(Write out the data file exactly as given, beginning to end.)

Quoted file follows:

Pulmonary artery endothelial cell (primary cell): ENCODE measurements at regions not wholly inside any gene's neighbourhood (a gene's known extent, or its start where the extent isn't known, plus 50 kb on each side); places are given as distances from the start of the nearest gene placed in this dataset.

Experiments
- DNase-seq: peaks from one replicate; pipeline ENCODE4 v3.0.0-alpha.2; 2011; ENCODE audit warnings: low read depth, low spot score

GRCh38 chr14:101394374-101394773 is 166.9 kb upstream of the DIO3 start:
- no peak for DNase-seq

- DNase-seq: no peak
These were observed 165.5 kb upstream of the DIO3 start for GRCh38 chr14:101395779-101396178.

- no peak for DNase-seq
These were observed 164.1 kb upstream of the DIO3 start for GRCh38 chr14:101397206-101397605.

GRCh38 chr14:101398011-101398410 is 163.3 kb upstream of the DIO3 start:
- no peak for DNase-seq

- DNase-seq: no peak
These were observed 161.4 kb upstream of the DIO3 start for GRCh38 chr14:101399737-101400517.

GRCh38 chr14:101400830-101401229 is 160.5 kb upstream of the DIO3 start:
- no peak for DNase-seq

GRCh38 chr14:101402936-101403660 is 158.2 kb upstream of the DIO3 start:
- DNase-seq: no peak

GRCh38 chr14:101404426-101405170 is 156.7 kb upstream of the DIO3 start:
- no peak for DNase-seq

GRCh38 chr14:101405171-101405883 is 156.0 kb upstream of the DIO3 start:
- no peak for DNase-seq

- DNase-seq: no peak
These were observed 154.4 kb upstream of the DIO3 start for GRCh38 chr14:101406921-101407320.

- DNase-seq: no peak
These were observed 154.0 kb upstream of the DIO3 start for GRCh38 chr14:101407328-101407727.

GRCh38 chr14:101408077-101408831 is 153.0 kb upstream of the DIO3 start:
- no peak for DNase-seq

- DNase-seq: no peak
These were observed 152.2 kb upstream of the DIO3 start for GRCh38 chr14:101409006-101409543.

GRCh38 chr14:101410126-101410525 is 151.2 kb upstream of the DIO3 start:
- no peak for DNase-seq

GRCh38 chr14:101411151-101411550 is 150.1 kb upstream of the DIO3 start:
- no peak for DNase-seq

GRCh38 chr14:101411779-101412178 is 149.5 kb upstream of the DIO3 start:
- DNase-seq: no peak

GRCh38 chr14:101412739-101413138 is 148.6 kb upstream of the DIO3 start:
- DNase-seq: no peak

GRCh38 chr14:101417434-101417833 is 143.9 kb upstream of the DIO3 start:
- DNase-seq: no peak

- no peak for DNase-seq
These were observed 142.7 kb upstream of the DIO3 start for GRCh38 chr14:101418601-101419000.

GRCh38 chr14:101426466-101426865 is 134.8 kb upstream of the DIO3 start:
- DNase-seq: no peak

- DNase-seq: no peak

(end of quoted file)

Pulmonary artery endothelial cell (primary cell): ENCODE measurements at regions not wholly inside any gene's neighbourhood (a gene's known extent, or its start where the extent isn't known, plus 50 kb on each side); places are given as distances from the start of the nearest gene placed in this dataset.

Experiments
- DNase-seq: peaks from one replicate; pipeline ENCODE4 v3.0.0-alpha.2; 2011; ENCODE audit warnings: low read depth, low spot score

GRCh38 chr14:101394374-101394773 is 166.9 kb upstream of the DIO3 start:
- no peak for DNase-seq

- DNase-seq: no peak
These were observed 165.5 kb upstream of the DIO3 start for GRCh38 chr14:101395779-101396178.

- no peak for DNase-seq
These were observed 164.1 kb upstream of the DIO3 start for GRCh38 chr14:101397206-101397605.

GRCh38 chr14:101398011-101398410 is 163.3 kb upstream of the DIO3 start:
- no peak for DNase-seq

- DNase-seq: no peak
These were observed 161.4 kb upstream of the DIO3 start for GRCh38 chr14:101399737-101400517.

GRCh38 chr14:101400830-101401229 is 160.5 kb upstream of the DIO3 start:
- no peak for DNase-seq

GRCh38 chr14:101402936-101403660 is 158.2 kb upstream of the DIO3 start:
- DNase-seq: no peak

GRCh38 chr14:101404426-101405170 is 156.7 kb upstream of the DIO3 start:
- no peak for DNase-seq

GRCh38 chr14:101405171-101405883 is 156.0 kb upstream of the DIO3 start:
- no peak for DNase-seq

- DNase-seq: no peak
These were observed 154.4 kb upstream of the DIO3 start for GRCh38 chr14:101406921-101407320.

- DNase-seq: no peak
These were observed 154.0 kb upstream of the DIO3 start for GRCh38 chr14:101407328-101407727.

GRCh38 chr14:101408077-101408831 is 153.0 kb upstream of the DIO3 start:
- no peak for DNase-seq

- DNase-seq: no peak
These were observed 152.2 kb upstream of the DIO3 start for GRCh38 chr14:101409006-101409543.

GRCh38 chr14:101410126-101410525 is 151.2 kb upstream of the DIO3 start:
- no peak for DNase-seq

GRCh38 chr14:101411151-101411550 is 150.1 kb upstream of the DIO3 start:
- no peak for DNase-seq

GRCh38 chr14:101411779-101412178 is 149.5 kb upstream of the DIO3 start:
- DNase-seq: no peak

GRCh38 chr14:101412739-101413138 is 148.6 kb upstream of the DIO3 start:
- DNase-seq: no peak

GRCh38 chr14:101417434-101417833 is 143.9 kb upstream of the DIO3 start:
- DNase-seq: no peak

- no peak for DNase-seq
These were observed 142.7 kb upstream of the DIO3 start for GRCh38 chr14:101418601-101419000.

GRCh38 chr14:101426466-101426865 is 134.8 kb upstream of the DIO3 start:
- DNase-seq: no peak

- DNase-seq: no peak